It is, however, surprising that in the body of Pāśupatasūtra Rudra’s identity as Pāśupati is not highlighted, even though the cult practice taught in that text is twice (sūtras 1.1 and 4.10) referred to as Pāśupata, namely, belonging or related to Paśupati. Particularly in the five brahmamantras, other designations of Rudra like Bhava, Śarva, Mahādeva, and Īśāna are mentioned but Paśupati is missing. Rudra is repeatedly mentioned in these mantras and also the sūtras, but Paśupati does not appear even as a description of Rudra. While according to the Maitrāyaṇīsaṃhitā (IV.2.12), Bhava and Śarva are unfriendly and unpeaceful names and should not be uttered, Rudra and Paśupati are friendly and peaceful ones, and so should be uttered.
Lalitavistara, Parivarta 17 (Vaidya pp.182–183): govratamṛgaśvavarāhavānarahastivrataiś ca … śuddhiṃ pratyavagacchanti saṃmūḍhāḥ.
Bhattacharya 1957: 517–518: yathāpīhaikatyaḥ kukkuravratena śuddhiṃ manyate govratena nakulavratena nagnavratena bhasmavratena …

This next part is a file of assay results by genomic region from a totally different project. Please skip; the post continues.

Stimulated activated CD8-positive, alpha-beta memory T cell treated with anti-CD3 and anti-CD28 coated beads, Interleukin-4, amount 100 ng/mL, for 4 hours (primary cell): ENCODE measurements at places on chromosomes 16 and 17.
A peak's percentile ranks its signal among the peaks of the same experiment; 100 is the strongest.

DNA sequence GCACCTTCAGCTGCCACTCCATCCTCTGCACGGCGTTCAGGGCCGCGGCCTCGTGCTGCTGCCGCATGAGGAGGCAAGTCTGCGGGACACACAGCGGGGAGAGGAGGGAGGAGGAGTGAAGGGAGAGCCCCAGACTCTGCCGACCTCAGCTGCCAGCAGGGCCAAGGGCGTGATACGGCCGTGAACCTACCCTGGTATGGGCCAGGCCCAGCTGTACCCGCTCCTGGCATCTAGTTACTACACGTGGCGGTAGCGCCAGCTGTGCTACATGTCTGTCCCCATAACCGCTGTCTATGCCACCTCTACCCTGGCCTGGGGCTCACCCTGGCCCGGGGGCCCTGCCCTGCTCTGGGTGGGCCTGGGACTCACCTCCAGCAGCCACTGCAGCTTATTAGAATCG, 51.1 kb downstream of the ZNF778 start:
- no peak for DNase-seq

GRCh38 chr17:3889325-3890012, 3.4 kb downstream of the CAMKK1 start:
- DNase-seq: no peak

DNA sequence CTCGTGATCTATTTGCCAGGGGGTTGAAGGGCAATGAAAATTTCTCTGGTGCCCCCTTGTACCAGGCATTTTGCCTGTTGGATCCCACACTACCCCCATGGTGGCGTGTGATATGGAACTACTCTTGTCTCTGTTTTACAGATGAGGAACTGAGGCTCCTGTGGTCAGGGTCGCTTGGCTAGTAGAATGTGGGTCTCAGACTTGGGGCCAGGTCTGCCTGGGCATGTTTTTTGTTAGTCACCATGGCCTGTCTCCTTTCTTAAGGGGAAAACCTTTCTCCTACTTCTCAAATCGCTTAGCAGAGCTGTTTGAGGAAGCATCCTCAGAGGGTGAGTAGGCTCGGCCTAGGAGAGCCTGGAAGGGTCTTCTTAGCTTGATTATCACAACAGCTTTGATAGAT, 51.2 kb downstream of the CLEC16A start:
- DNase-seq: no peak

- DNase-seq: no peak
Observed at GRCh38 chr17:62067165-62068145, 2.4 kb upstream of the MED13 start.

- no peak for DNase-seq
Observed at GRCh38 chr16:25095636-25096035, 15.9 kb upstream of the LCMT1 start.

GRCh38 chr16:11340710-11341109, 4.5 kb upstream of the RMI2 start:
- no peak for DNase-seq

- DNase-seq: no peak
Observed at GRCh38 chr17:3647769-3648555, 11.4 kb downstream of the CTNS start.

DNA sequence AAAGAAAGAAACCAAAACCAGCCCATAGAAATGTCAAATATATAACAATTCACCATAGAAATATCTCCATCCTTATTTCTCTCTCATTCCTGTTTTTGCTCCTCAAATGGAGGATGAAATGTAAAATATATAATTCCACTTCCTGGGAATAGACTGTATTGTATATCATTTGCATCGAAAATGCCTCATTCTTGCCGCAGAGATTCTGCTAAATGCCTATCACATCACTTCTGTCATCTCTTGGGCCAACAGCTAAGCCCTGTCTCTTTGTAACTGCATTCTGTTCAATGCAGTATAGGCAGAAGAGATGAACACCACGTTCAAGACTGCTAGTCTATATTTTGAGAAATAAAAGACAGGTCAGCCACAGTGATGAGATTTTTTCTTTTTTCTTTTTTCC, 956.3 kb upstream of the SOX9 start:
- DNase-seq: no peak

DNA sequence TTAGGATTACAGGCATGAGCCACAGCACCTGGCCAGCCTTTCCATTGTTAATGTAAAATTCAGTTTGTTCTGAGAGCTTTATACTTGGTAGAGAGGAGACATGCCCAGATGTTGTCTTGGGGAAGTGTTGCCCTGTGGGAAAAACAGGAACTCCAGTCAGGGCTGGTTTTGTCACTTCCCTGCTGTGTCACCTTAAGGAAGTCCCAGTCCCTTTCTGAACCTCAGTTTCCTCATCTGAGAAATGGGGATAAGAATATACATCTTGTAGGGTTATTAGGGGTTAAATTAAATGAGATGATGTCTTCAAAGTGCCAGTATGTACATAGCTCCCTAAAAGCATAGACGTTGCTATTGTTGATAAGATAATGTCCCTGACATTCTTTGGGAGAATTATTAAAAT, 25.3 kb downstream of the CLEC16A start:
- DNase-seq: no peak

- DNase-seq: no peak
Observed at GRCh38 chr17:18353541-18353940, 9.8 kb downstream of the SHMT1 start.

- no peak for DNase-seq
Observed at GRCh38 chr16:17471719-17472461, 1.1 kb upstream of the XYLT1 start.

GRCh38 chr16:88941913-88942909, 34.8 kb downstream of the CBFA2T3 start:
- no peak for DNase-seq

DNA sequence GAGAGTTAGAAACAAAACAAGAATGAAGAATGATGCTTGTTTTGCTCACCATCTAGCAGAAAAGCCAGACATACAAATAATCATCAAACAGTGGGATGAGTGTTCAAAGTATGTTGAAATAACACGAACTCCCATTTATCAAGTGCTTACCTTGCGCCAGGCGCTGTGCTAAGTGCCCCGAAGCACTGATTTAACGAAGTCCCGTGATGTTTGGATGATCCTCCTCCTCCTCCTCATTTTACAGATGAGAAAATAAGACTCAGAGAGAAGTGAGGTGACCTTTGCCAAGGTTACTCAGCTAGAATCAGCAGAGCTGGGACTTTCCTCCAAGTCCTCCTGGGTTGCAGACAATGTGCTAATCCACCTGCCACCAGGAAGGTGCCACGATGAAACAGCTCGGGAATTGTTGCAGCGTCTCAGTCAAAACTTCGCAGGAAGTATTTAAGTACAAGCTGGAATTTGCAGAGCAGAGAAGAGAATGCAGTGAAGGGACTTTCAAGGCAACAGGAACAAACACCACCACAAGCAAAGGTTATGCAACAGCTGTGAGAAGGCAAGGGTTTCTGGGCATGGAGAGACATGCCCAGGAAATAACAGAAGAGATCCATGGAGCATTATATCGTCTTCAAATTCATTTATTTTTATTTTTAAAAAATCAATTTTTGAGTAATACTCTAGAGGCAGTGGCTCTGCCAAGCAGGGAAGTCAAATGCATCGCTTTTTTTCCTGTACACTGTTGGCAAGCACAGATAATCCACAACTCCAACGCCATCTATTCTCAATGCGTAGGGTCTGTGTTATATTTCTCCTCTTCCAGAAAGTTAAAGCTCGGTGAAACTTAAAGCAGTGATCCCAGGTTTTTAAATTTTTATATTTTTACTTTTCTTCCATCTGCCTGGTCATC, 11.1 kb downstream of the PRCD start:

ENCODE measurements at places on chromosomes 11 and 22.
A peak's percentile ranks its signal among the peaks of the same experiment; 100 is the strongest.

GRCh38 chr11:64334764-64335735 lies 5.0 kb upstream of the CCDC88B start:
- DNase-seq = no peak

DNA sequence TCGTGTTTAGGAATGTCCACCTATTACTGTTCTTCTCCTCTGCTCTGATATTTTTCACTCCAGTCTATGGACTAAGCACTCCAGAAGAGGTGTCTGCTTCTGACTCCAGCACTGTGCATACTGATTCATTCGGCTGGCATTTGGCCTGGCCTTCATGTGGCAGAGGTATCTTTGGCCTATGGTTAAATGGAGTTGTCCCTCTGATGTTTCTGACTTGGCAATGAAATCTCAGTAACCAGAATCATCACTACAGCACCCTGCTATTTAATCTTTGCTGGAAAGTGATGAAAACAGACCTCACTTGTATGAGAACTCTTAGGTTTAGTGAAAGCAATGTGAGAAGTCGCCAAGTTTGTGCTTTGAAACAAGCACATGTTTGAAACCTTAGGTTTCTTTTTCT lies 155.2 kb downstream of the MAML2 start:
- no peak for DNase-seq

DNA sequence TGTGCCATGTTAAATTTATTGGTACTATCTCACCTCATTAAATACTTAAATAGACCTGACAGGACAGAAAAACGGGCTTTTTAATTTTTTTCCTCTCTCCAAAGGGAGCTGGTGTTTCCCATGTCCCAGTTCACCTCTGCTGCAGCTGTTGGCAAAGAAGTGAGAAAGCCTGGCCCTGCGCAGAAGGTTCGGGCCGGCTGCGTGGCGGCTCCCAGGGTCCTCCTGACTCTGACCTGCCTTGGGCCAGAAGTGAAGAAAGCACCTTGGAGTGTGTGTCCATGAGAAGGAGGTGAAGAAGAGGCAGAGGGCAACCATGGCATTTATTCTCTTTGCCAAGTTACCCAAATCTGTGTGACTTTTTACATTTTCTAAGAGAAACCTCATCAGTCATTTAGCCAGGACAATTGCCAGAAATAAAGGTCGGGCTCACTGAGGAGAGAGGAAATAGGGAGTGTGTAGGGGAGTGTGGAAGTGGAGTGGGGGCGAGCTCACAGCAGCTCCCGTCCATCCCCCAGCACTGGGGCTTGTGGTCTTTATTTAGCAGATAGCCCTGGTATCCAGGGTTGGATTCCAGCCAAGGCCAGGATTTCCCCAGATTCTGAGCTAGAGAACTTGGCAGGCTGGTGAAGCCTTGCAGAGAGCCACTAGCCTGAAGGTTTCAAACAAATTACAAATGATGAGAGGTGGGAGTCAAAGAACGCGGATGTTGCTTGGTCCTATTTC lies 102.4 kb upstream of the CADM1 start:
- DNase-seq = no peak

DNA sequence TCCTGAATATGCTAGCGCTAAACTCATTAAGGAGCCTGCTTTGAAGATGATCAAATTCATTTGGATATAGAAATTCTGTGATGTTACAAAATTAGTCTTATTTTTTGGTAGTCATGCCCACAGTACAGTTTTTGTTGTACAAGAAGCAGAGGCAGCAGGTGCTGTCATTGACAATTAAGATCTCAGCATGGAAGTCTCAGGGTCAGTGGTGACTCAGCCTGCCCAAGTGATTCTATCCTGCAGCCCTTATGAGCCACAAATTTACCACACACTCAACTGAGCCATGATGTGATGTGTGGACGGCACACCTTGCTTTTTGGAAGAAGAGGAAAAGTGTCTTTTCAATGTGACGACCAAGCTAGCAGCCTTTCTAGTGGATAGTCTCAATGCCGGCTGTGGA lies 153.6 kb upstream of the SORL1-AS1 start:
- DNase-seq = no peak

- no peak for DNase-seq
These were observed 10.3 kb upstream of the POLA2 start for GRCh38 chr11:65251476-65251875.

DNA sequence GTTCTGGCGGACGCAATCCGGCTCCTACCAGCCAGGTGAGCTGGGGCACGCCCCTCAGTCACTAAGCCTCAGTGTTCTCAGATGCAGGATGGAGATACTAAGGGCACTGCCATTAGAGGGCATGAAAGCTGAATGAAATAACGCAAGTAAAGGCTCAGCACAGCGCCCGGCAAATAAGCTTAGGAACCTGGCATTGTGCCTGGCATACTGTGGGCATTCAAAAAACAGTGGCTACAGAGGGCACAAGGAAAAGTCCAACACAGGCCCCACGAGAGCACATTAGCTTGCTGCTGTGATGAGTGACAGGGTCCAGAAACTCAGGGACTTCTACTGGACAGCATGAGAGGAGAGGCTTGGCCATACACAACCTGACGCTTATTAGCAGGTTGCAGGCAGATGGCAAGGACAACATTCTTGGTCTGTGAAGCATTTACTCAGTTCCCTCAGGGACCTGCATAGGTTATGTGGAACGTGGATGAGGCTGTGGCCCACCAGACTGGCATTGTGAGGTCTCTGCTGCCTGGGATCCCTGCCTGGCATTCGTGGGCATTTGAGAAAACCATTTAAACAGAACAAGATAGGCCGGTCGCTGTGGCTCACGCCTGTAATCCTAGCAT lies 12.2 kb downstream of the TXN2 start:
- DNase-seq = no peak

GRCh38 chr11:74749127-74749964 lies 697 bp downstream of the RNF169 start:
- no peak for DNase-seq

Ingalls 1962: 296. At that early stage of research, he was very clever to “imagine both the cynic and the Pāśupata cults to have derived from sects of men who performed beast-vows” (Id 297). But there he has gone a bit far in his imagination and sought the roots of “the dishonest transfer of hidden forces by the Pāśupata” and the resultant dishonour of him in the black side of Shamanism. Now since we have seen that the roots of the Pāśupata vrata reaches the Vedic Saṃhitās, it is clear that it might in fact even be an Indo-European custom developing in parallel but slightly differently on either side of the India-Europe divide, and there may be no need of involving the black side of shamanism.